This cruise was roundtrip out of  Ft. Lauderdale from March 11 to April 30, 2009.  We rented a car and drove to Ft. Lauderdale a day early, a drive of about four and a half hours from our house.  We dropped the car off at the Ft. ... Read More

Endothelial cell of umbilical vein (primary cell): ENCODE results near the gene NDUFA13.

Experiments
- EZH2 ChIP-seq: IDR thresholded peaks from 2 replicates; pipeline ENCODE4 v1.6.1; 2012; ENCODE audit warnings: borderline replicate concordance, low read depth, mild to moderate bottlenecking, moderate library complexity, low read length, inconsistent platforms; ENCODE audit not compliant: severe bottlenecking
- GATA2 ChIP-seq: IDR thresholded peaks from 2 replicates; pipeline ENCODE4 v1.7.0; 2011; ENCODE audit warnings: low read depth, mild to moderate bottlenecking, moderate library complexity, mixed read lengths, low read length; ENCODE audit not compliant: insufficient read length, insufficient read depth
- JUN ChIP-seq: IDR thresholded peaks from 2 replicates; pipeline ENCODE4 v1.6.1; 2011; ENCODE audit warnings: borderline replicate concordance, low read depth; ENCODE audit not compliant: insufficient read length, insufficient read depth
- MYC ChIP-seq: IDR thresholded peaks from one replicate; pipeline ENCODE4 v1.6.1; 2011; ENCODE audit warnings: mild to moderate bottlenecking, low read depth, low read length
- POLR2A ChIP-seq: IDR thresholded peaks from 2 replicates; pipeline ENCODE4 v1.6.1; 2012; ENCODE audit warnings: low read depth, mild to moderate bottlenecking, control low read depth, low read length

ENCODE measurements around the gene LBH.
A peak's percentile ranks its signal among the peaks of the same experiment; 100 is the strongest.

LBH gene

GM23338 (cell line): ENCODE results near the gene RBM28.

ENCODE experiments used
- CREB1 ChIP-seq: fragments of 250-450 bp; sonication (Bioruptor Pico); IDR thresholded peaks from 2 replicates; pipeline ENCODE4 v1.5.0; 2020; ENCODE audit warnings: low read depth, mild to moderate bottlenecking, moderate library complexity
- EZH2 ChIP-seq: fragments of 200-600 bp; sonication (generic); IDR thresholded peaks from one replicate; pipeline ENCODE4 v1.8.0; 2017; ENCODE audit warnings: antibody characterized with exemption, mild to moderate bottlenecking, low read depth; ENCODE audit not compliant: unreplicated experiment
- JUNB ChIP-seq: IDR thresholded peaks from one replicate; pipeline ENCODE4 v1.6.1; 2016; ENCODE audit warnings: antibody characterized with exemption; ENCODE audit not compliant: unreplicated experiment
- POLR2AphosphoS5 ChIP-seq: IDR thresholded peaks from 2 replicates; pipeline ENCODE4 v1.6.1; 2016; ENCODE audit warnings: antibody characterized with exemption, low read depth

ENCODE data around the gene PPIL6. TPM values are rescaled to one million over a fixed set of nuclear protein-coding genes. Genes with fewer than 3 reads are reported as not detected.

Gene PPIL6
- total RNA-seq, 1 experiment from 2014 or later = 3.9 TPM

This cruise was roundtrip out of  Ft. Lauderdale from March 11 to April 30, 2009.  We rented a car and drove to Ft. Lauderdale a day early, a drive of about four and a half hours from our house.  We dropped the car off at the Ft. Lauderdale International Airport since there is no longer a special Hertz location at the cruise port.  We spent the night before the cruise at Candlewood Suites, located at 1120 W. State Road 84 in Ft. Lauderdale.  We had no complaints about this hotel, and it is very conveniently located a short and easy drive from the port.  On previous trips we have also stayed at a Holiday Inn that is right next to the Candlewood Suites, and that was also fine.  There aren't many places to eat within walking distance of these hotels, but that was not a problem for us.The Prinsendam is a small ship built around 1988 and holds about 750 passengers.  On this cruise there were only about 650 passengers.  One of the neatest things about the Prinsendam is the Captain, Captain Gunderson.  He's been the captain of the Prinsendam for as long as the ship has been part of Holland America, so he really knows the ship, knows what he's doing, and is also pretty darn adorable.  His wife and young daughter were on board for part of this cruise.  One time the Captain and his family went on a shore excursion that we were also going on.  They waited until almost all the passengers had already gotten on the bus and then they got on the bus, which required them to split up since there were not three open seats close to each other.  I really appreciated the fact that he didn't pull rank and get three seats reserved for himself and his family.  The captain's daughter was very well behaved, and in fact we hardly ever saw her except once in awhile in the afternoon when she got ice cream in the Lido.Our room was an inside room on deck M right near the center of gravity of the ship.  We always try to get a room on a lower deck and in the center part of the ship to minimize movement and seasickness.  This worked very well for us on this cruise, as we felt very little "rocking and rolling", even when crossing the Atlantic both ways.  In the interest of full-disclosure, I do have to tell you that the inside rooms on the Prinsendam are quite small.  There are two half-queen beds (they call them twins but they are really the size of half a queen), and these beds are arranged at 90 degree angles to each other along two walls of the room.  They were originally made up with the pillow end of both beds next to each other, but we had that changed so our feet would be next to each other.  Otherwise we would have been hitting each other in the face with our pillows all night.  There is only a small amount of floor space in the room, with no table and in fact no space for a table.  There is a small chair positioned in this little bit of floor space, and on the occasions when we got room service we had to use this chair as a table.  People say you don't spend much time in your room anyway, which is what we always say too, but the truth is we did spend quite a bit of time in our room.  In spite of the small size, we didn't mind it all that much and would stay there again since this room was significantly less expensive than an outside room.  The bathroom, by the way, was very nice and had a big tub and a clothes line, both of which I used a lot.  There was also a big walk-in closet with lots of hangers, shelves and drawers, and a safe.  The room also included a small refrigerator, television, DVD player (although you have to pay to use the ship's DVDs), hairdryer, and a chest of drawers with three nice-size drawers, and additional storage space under one of the beds.  This type of room is not for everyone, but I like to tell myself it's better than camping, and I smile all the time when I remember how much less I'm paying than everyone else on the ship.The activities on the ship did not interest us too much for the most part.  Trivia seemed to be very popular with a number of people, and some of these people took it way to seriously in my opinion, even getting into fights over it.  There were lectures which we tried and didn't find very interesting.  The port lectures were particularly disappointing  because we were expecting to be given a lot of information on all the interesting ports we were visiting, as we had on previous cruises, but the information provided was not particularly interesting or useful.  Other activities included dance lessons (very popular), water color lessons (which I now regret not doing), crafts, and funny sports competitions where passengers received what Holland America calls "dam dollars" just for participating and extra dam dollars for winning.  We did participate in this long enough to get two nice thick sweatshirts, which came in very, very, very handy later in the cruise when it was really, really, really cold.There is an excellent library on the Prinsendam which includes a paperback exchange, many travel books, and lots of other books.  This was great for us since we spent most of our spare time reading.  The library also has computers with internet access, as well as three of those fantastic leather stressless lounge chairs, which were dreamy the few times were able to get them.  There is also a movie theater, and we saw a few recent movies as well as a cooking demonstration in there.  Of course there are shops, mostly selling jewelry.The crew on the Prinsendam is excellent and extremely friendly.  How they put up with some of the passengers is beyond me, since unfortunately some of the passengers were very demanding and rude to the crew as well as rude and inconsiderate to other passengers.  It leaves a bad taste in your mouth to witness a passenger chewing out a crew member for clearing dishes off his table, which is his job; or when you see a female passenger take three cups-full of liqueur from the ice cream bar to drink, resulting in there being no liqueur ice cream toppings for the other passengers; or when you get to the bus for a shore excursion and find that each member of certain families have taken a window seat for themselves forcing other couples to split up; or when a male and a female passenger come almost to blows because one of them is trying to save a seat in the showroom.  I'm sure it was just a small minority of the passengers who behaved this way, and in spite of these people the crew was unfailingly cheerful, pleasant and efficient.The best thing about this cruise, in addition to the adorable Captain, and the main reason for going on this cruise, is the great ports it visits. After stopping at St. Barts and St. Lucia in the Caribbean, we went to the Canary Islands; Gibraltar; Cartagena, Spain; Barcelona, Spain; Marseilles, France; Monte Carlo; Livorno, Italy; Citavecchia, Italy; Naples, Italy; Athens, Greece; Istanbul, Turkey; Varna, Bulgaria; Sevastopol, Ukraine; Kusadasi, Turkey; Santorini, Greece; Valetta, Malta; Cadiz, Spain; Lisbon, Portugal; Ponta Delgada, Azores; Hamilton, Bermuda; and New York City.Where else can you find a cruise that goes to so many interesting, diverse places in so little time, and in such a comfortable, convenient way.  All the ports were well-worth visiting.  We did Holland America shore excursions is almost all of the ports.  While they are indeed expensive, they are very well done and you learn a lot about the place your visiting, plus you know the ship won't leave without you if your shore excursion gets back late, which is not true if you go off on your own.My favorite shore excursion was the one to Arles and Les Baux out of Marseilles.  Both Arles and Les Baux are beautiful, interesting towns, and the lunch we had at the Olive Mill restaurant in between these two towns was fantastic.  Another shore excursion I have to comment on was the one we took in Rome called "Vatican Sacred Scenes."  This shore excursion is obscenely expensive (I'm embarrassed to say how expensive), but we splurged on it because we thought it was a once in a lifetime chance to visit the Pope's private residence and see the bronze gate; Bernini staircase; royal room where the Pope meets heads of state; Paolini chapel, where the Pope prays; the balcony from which the Pope blesses the crowds; another balcony with a view of the nave of St. Peters; and the Papal Treasures.  We didn't see ANY of these things.  It was just before Easter, and the tour operator used that as an excuse, but our guide indicated that he could not take people to those places anymore because of security.  We still had a nice tour through the Vatican, but it was not worth the ridiculous amount of money we paid.  We wrote to Holland America about this after the cruise and they responded in what we consider a very fair way by giving us a future cruise credit for the difference in price between this shore excursion and what we would have paid for the regular tour of the Vatican, which is really what we got.  My advice to anyone thinking about booking the Vatican Sacred Scenes tour is that you verify with the shore excursion staff exactly what you will and will not be seeing before you pay for the excursion.The main dining room on the Prinsendam has two seatings.  We were lucky enough to get the early seating at 5:30, which was great because the late seating was around 8:30, which is really too late for us to eat dinner (some days we were asleep not long after that when we had a long shore excursion).  There were seven formal nights, several informal, and the rest casual.  They strictly enforced the jacket requirement for men on formal nights, but women could get away with wearing almost anything, including pants.  Some of the men wore tuxedos on formal nights, but there were just as many if not more men in suits.  The women dressed nicely on formal nights but not nearly as dressy as women used to dress on cruises, which in my opinion is a good thing.  I have a "ball gown" which I wore on a cruise years ago and it would have been totally out of place on this cruise and probably on most cruises today.  Again, that's a good thing in my opinion.  The Lido restaurant was also open for dinner, which was a nice alternative on days we got back late from our shore excursion.The entertainment on the Prinsendam was not as good as I expected.  One of the dancers said that Holland America has cut the number of dancers and singers back from ten to seven, so there was one male dancer and one couple less than they used to have in their production shows.  This is unfortunate, because as hard as the remaining seven dancers and singers tried, it's hard to put on a show that deserves to be called a production show with only seven people.  In addition to the "production shows", there were also singers, comedians, magicians, a juggler, dancers, and musicians to entertain us throughout the cruise.  My favorite was the magician, and I hate to say it, but we skipped quite a few of the other shows.If I have a complaint about this cruise (other than the Vatican Sacred Scenes shore excursion mentioned above) it would be that they still allow smoking on Holland American ships in the bars and anywhere outside.  This is a shame because it only took one person smoking to pollute the air in the Crow's Nest and Ocean Bar and drive some of us non-smokers out.  This needs to change, and the fact that at the end of the cruise we were given a survey about the smoking issue indicates that Holland American is at least aware of it and is thinking about it.Disembarkation from the Prinsendam was pretty smooth, although it was slightly delayed for some reason.  We were still able to get off in time to get to Ft. Lauderdale International Airport in the Hertz shuttle, which was sitting there waiting for us, and pick up our rental car at 10:00 for our drive home.  We only took two carryon-size suitcases each on this cruise (we washed clothes in our bathtub), and Holland America gave every passenger a nice zip-up tote bag, which we used to tote the many, many, many gifts Holland America gave us throughout the cruise, including two really nice fleece jackets, the two sweatshirts we bought with our dam dollars, two big sourvnir plates, two tiles, two clocks, two umbrellas, two neat pens with lights in them, and who knows what else.In summary, I would recommend this cruise to anyone who wants to see a lot of very interesting places in the Mediterranean and Black Sea in a very low-stress way.  I would say, though, that you should be aware of how long a 50-day cruise is (50 days in a long time) and how many sea days there are (a lot), and be prepared to relax and go with the flow.  I would also strongly recommend that you bring very warm layers and be prepared for temperatures that are much colder than you expect, as well as for rain.  March and April are probably the shoulder season in the Mediterranean and Black Seas, and we were uncomfortably cold (to put it mildly) in some of the ports because we simply did not dress warmly enough.  Think layers, warm layers, lots of warm layers. We would do this cruise again and probably will some day, but we'll definitely bring warmer clothes. Read Less